Canku Ota Logo
Canku Ota
Canku Ota Logo
(Many Paths)
An Online Newsletter Celebrating Native America
pictograph divider
Cochran Shares Booger Mask History
by Jami Murphy -Cherokee Phoenix Senior Reporter
Cherokee Nation citizen Wendell Cochran draws on a small gourd demonstrating how to make a booger mask. (photo by Jami Murphy - Cherokee Phoenix)

TAHLEQUAH, OK. – When a call went out looking for the Cherokee considered the most knowledgeable in gourd mask making, Cherokee National Treasure Wendell Cochran was agreed to be the "Yoda" of not only its history but how it's used today.

Cochran has made gourd masks for years and is said to be responsible for revitalizing the art in Oklahoma.

"Masking is a tradition that's used by almost every civilization and culture. It's used for a number of purposes. In Italy you had the theater. England had the mummers. Mexico has this huge tradition from Spain of masking like they do for Halloween, Night of the Dead. And Africa, of course, has a huge contemporary tradition of masking with their rituals, their dances and their celebrations," he said.

In America, before missionaries stopped masking activities, there were tribes with masking traditions, including the Hopi, Mohawk and Zunis of the southwest, Cochran said.

The Cherokee, he added, also had an active masking tradition before missionaries.

"Christianity…came a long and made so much fun of it that they (Cherokees) either stopped or people were converted to Christianity and were convinced that by going to celebrations and dances, which would usually happen at night, were sinful and of the devil, and so they stopped," Cochran said. "In North Carolina it practically became extinct until probably 20 years ago when young people went back and tried to discover stomp dances and mask celebrations. And here in Oklahoma it died out completely."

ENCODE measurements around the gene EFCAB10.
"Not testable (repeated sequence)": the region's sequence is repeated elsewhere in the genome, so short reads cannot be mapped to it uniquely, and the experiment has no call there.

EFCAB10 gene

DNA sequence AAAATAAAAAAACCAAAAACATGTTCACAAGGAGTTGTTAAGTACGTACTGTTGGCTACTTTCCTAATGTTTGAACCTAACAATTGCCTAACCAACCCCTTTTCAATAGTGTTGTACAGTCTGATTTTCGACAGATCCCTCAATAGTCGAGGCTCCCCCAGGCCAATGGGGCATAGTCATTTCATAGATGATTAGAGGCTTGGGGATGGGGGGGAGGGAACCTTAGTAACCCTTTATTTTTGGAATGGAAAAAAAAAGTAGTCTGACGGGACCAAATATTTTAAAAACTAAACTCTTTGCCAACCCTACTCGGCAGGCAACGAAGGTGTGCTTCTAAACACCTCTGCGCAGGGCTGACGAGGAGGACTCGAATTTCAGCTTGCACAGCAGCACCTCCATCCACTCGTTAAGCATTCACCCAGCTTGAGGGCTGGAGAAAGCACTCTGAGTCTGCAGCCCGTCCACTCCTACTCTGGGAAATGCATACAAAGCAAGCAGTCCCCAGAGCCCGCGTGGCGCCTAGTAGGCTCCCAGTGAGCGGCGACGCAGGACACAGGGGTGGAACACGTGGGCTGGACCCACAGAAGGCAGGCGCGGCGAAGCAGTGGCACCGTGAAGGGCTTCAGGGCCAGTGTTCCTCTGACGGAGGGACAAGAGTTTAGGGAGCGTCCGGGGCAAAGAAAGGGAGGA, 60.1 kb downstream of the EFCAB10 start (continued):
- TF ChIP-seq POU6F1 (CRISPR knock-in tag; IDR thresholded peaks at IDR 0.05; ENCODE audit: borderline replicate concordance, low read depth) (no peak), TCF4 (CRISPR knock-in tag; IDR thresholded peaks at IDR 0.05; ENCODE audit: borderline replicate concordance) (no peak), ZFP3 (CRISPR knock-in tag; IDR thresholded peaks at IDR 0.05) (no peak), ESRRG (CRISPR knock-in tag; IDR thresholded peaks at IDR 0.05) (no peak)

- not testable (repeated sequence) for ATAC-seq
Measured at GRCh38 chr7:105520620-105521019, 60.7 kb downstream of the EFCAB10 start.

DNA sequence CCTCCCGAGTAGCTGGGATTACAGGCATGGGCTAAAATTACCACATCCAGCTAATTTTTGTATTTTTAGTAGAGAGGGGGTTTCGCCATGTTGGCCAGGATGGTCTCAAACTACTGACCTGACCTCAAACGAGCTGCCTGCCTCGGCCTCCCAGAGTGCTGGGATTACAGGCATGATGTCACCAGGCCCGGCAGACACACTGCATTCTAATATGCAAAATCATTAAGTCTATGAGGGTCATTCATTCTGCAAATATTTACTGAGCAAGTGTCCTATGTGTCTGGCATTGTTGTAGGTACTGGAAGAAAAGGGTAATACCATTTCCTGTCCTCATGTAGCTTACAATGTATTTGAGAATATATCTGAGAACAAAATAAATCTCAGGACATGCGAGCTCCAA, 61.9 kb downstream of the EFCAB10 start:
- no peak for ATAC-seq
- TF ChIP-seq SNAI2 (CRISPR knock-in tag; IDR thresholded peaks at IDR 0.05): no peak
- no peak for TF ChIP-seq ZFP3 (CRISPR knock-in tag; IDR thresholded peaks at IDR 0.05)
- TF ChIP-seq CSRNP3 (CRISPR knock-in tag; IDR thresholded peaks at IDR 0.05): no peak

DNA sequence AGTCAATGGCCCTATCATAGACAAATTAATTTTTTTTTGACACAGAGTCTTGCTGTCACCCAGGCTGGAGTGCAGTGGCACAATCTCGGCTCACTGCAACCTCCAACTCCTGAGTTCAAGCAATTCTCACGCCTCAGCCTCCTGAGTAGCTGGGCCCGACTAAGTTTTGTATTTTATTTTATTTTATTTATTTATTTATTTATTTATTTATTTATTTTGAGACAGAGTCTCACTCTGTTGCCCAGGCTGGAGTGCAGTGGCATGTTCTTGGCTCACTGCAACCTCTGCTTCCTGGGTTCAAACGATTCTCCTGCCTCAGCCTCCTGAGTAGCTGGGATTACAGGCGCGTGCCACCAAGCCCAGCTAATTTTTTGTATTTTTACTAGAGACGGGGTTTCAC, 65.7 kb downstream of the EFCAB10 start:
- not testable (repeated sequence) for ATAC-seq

Cochran, a collector of masks of all sorts, said he got into gourd masks while trying to buy them in the early 1980s. He said he searched but found none for purchase. So he had the idea, because he knew where he could get gourds, to make gourd masks similar to pictures of them he had found.

"So I made a couple of facsimile masks, and then people wanted to buy them. I started making them and for about 10 to 12 years I was the only one here making gourd booger masks," he said.

Some examples of masks (photo by Jami Murphy - Cherokee Phoenix)

The Term "Booger"
"In all the traditions of masking among the Native Americans there are like three distinct purposes for masks. The most important one has to do with spirituality, with healing. Has to do with the metaphysical and the mysterious. It has to do with the belief in a higher being, with spirits that control our lives. And so masks were used as a visual image in lieu of actually seeing these spiritual forces," Cochran said.

Another purpose was for celebration such as during fall or harvest time, he said.